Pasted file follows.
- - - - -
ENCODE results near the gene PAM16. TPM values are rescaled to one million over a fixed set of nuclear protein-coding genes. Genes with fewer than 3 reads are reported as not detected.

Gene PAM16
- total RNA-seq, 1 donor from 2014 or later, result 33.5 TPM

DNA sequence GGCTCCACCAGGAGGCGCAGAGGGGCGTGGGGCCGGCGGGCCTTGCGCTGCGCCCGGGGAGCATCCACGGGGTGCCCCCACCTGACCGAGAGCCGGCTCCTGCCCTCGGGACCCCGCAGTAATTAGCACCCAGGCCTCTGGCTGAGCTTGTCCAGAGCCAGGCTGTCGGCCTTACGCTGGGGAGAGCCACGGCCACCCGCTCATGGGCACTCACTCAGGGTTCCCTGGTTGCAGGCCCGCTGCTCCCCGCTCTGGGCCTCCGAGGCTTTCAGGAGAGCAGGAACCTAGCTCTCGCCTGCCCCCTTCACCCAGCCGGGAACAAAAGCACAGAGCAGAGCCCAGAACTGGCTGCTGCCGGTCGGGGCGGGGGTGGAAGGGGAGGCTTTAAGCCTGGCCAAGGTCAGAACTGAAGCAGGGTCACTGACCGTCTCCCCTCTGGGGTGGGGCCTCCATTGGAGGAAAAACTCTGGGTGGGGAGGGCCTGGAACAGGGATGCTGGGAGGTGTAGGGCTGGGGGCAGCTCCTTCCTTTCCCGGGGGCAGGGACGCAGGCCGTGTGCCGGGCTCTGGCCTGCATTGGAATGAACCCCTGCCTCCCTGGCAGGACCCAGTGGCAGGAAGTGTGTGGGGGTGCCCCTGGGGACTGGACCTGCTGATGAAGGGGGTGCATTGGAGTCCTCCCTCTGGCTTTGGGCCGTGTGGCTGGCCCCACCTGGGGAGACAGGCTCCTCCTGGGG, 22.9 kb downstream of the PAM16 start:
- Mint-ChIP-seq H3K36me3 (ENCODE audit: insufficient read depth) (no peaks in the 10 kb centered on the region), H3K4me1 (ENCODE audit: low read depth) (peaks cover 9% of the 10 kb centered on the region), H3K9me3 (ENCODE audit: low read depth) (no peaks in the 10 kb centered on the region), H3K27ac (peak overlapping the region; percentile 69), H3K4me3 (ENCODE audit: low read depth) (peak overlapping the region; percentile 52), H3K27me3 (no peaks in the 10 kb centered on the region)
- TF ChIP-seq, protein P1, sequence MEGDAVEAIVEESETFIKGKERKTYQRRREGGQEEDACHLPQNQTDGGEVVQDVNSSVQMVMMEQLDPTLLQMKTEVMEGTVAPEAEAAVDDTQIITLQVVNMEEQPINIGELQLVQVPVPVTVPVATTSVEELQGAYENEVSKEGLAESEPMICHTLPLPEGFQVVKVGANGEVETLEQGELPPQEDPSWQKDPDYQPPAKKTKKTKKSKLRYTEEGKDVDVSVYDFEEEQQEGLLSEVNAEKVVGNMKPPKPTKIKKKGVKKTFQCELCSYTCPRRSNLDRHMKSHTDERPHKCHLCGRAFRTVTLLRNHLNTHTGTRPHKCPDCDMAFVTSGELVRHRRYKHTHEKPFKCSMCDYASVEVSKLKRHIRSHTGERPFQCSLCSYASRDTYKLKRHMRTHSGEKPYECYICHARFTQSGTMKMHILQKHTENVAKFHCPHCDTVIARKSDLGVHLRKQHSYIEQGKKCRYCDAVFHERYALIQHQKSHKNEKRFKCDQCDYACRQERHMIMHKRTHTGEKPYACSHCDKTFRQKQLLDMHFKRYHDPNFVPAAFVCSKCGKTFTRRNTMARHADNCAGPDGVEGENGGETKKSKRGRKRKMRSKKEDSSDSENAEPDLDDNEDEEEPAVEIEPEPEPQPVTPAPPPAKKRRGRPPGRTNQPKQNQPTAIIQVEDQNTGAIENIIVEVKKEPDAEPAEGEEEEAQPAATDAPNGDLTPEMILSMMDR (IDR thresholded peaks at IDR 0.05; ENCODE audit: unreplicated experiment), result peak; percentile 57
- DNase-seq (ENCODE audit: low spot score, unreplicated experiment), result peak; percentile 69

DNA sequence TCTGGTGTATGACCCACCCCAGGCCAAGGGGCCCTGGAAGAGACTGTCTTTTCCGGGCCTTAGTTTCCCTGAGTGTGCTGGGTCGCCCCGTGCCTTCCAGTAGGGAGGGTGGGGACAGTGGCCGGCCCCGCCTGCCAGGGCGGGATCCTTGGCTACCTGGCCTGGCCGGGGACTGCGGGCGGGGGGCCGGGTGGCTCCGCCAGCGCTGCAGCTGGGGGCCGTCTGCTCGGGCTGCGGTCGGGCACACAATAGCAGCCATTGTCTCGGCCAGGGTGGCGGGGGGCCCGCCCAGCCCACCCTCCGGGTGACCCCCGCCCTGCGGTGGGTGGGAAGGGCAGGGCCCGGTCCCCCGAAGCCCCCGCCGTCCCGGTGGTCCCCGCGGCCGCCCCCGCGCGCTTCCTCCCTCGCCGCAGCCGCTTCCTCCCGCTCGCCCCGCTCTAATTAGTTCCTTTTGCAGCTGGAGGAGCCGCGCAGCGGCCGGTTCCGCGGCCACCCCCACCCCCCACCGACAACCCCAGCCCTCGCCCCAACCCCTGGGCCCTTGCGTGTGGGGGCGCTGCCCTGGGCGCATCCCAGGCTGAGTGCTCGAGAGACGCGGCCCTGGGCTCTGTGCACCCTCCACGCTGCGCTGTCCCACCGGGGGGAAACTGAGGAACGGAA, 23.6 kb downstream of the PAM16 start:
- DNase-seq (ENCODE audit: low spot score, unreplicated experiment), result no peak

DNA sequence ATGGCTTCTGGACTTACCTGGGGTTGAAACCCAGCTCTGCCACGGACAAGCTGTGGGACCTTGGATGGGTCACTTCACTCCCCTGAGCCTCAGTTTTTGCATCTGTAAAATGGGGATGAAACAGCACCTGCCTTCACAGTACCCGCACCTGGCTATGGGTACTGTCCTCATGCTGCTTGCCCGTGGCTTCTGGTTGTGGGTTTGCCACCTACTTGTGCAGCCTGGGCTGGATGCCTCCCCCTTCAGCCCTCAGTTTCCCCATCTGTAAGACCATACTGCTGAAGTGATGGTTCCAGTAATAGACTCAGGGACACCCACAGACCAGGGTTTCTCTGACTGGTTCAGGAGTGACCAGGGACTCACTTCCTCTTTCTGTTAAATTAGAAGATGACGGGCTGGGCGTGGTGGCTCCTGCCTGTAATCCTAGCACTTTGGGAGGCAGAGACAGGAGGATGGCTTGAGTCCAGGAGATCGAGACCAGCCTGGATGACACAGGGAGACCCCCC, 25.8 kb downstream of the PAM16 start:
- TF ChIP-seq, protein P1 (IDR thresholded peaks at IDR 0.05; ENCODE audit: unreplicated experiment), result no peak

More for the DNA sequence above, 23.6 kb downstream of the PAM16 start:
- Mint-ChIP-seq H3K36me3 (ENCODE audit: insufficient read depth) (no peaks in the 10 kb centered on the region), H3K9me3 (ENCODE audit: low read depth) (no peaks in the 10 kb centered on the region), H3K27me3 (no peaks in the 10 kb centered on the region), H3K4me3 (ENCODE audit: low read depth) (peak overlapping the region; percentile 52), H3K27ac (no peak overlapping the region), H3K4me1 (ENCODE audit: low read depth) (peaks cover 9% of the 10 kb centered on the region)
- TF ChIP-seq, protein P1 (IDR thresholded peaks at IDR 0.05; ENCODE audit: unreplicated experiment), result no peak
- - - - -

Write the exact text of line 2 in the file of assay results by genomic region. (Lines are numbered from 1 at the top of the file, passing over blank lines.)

Gene PAM16